Te Awamutu company EquiBreed NZ have made history with the birth of New Zealand's first foal produced by an in vitro fertility treatment using intracytoplasmic sperm injection (ICSI).

Company principal Dr Lee Morris, who has been working on perfecting the technique for a number of years, says it is a watershed moment for both EquiBreed and New Zealand.

"The ability to produce foals using this fertility treatment puts New Zealand on the world stage," says Lee.

"Now it will be possible to breed horses using a single sperm cell and to culture the embryos in the laboratory until they are ready for transfer."

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The imported warmblood mare Wonette (by Papillon Rouge out of Sonette who is by Cavalier) is owned by Te Hihi Farms at Karaka and had been unable to carry a pregnancy due to damage sustained from a previous foaling.

After many failed attempts, ICSI became her only option. Sperm was used from showjumping stallion Bravado Ego Z to produce a chestnut filly in Sienna.

History maker: Filly Sienna is New Zealand's first foal produced by an in vitro fertility treatment using intracytoplasmic sperm injection (ICSI). Photo / Cheleken Photography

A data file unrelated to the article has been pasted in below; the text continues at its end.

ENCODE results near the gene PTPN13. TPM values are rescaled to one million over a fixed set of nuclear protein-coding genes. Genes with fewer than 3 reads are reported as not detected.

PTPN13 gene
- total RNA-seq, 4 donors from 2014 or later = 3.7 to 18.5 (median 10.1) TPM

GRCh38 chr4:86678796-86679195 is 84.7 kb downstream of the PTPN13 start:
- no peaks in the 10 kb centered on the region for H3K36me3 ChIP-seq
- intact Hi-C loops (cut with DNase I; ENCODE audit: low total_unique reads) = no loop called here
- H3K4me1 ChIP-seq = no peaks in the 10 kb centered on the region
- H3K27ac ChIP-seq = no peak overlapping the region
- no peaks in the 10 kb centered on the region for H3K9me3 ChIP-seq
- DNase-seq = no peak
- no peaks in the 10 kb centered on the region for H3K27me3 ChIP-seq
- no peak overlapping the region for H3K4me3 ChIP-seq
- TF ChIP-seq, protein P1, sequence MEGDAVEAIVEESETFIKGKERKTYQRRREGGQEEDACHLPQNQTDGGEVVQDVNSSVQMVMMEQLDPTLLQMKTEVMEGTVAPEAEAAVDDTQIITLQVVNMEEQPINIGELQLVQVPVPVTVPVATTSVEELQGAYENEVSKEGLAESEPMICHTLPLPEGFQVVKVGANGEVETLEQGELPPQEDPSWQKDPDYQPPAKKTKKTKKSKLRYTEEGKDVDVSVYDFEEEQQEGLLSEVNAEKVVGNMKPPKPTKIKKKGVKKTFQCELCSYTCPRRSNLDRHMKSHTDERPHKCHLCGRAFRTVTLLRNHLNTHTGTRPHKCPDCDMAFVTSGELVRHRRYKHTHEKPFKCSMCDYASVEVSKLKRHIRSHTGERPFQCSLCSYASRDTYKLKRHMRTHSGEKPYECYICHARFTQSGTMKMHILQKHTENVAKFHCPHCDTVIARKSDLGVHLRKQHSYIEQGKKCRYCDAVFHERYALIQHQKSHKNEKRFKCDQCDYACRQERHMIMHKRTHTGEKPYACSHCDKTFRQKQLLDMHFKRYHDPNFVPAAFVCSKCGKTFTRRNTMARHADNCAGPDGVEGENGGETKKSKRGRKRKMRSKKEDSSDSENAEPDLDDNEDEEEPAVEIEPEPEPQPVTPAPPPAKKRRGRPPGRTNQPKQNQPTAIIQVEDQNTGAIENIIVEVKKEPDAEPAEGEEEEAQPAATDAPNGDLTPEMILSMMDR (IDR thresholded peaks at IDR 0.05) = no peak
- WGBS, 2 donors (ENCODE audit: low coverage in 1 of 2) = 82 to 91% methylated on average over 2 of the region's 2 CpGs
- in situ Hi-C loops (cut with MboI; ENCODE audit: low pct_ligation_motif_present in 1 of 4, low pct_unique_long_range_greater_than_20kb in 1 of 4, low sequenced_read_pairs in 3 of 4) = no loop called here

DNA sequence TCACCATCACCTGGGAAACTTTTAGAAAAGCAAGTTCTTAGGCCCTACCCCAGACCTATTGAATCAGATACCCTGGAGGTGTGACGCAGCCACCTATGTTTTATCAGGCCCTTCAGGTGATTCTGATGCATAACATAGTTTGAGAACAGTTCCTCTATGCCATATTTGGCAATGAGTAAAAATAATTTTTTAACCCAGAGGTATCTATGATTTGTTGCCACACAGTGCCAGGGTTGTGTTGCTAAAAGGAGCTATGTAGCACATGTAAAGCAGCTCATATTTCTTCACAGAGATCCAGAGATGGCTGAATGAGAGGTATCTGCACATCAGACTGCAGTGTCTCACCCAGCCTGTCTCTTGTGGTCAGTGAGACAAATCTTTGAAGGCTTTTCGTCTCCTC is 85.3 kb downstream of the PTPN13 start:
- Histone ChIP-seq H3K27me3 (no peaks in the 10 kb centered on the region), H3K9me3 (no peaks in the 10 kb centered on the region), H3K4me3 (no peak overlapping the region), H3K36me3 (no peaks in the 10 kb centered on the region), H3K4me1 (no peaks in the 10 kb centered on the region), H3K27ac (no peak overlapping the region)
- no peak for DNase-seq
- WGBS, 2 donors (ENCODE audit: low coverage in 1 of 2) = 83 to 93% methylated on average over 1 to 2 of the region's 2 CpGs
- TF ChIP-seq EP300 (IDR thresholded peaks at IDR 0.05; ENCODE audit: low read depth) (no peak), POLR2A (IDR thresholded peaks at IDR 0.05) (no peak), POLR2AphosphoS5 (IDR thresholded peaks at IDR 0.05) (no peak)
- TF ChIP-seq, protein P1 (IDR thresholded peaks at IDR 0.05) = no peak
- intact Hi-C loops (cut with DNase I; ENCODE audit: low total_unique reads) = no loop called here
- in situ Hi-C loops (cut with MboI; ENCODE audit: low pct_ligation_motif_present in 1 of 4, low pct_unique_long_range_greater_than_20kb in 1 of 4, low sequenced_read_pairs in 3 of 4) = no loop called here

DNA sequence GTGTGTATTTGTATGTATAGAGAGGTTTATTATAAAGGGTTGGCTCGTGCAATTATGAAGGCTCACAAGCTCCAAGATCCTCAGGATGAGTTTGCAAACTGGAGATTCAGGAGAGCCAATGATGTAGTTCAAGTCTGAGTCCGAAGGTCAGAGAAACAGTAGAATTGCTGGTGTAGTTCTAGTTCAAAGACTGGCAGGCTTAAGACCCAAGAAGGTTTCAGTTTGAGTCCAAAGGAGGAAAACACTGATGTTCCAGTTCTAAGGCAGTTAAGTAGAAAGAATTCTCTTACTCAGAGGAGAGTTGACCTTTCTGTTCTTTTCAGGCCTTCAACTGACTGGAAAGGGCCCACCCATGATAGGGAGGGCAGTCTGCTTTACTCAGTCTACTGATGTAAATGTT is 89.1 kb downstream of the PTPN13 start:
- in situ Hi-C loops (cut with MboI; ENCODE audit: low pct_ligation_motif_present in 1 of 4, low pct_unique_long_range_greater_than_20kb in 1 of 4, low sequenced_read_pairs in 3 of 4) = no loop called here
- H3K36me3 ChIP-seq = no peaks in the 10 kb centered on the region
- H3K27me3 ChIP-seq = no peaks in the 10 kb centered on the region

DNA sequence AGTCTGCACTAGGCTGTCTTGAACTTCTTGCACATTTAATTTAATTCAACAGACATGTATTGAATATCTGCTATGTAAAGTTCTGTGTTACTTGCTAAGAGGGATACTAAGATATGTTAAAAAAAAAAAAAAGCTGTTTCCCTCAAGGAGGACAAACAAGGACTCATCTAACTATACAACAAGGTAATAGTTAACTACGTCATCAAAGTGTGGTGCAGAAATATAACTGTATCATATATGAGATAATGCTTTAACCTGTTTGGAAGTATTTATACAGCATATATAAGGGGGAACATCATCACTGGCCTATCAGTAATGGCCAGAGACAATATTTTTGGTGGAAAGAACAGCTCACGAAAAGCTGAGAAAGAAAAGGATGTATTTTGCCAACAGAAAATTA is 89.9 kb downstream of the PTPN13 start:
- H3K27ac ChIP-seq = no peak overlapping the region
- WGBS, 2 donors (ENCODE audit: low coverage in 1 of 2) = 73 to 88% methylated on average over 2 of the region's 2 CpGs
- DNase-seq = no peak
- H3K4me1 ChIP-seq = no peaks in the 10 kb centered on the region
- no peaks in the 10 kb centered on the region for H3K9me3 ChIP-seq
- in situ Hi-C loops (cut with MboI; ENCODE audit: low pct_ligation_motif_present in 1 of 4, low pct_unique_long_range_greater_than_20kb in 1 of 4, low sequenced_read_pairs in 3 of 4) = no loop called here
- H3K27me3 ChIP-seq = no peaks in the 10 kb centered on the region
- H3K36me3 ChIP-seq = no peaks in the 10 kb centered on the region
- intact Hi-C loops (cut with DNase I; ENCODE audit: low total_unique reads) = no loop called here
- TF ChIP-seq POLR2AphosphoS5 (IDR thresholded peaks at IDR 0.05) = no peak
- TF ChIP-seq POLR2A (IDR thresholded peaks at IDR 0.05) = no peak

History maker: Filly Sienna is New Zealand's first foal produced by an in vitro fertility treatment using intracytoplasmic sperm injection (ICSI). Photo / Cheleken Photography

The ICSI procedure used is very similar to that used in humans and involves recovering eggs from the mare's ovaries while she is sedated.

The eggs are cultured in the laboratory until they are ready for fertilisation. Then a tiny amount of semen is washed and a single sperm cell selected for injection into each egg.
The resulting embryos are cultured for eight to 10 days in the laboratory before being transferred to a surrogate mare or frozen for future use.

That ICSI can now been done in New Zealand has opened up a new world for Kiwi breeders. It is already taking the United States and Europe by storm.

"This technique will allow Kiwi breeders to overcome fertility problems in their mares and access better genetics from all over the world as well as produce embryos at a fraction of the cost of a regular embryo transfer programme," says Lee.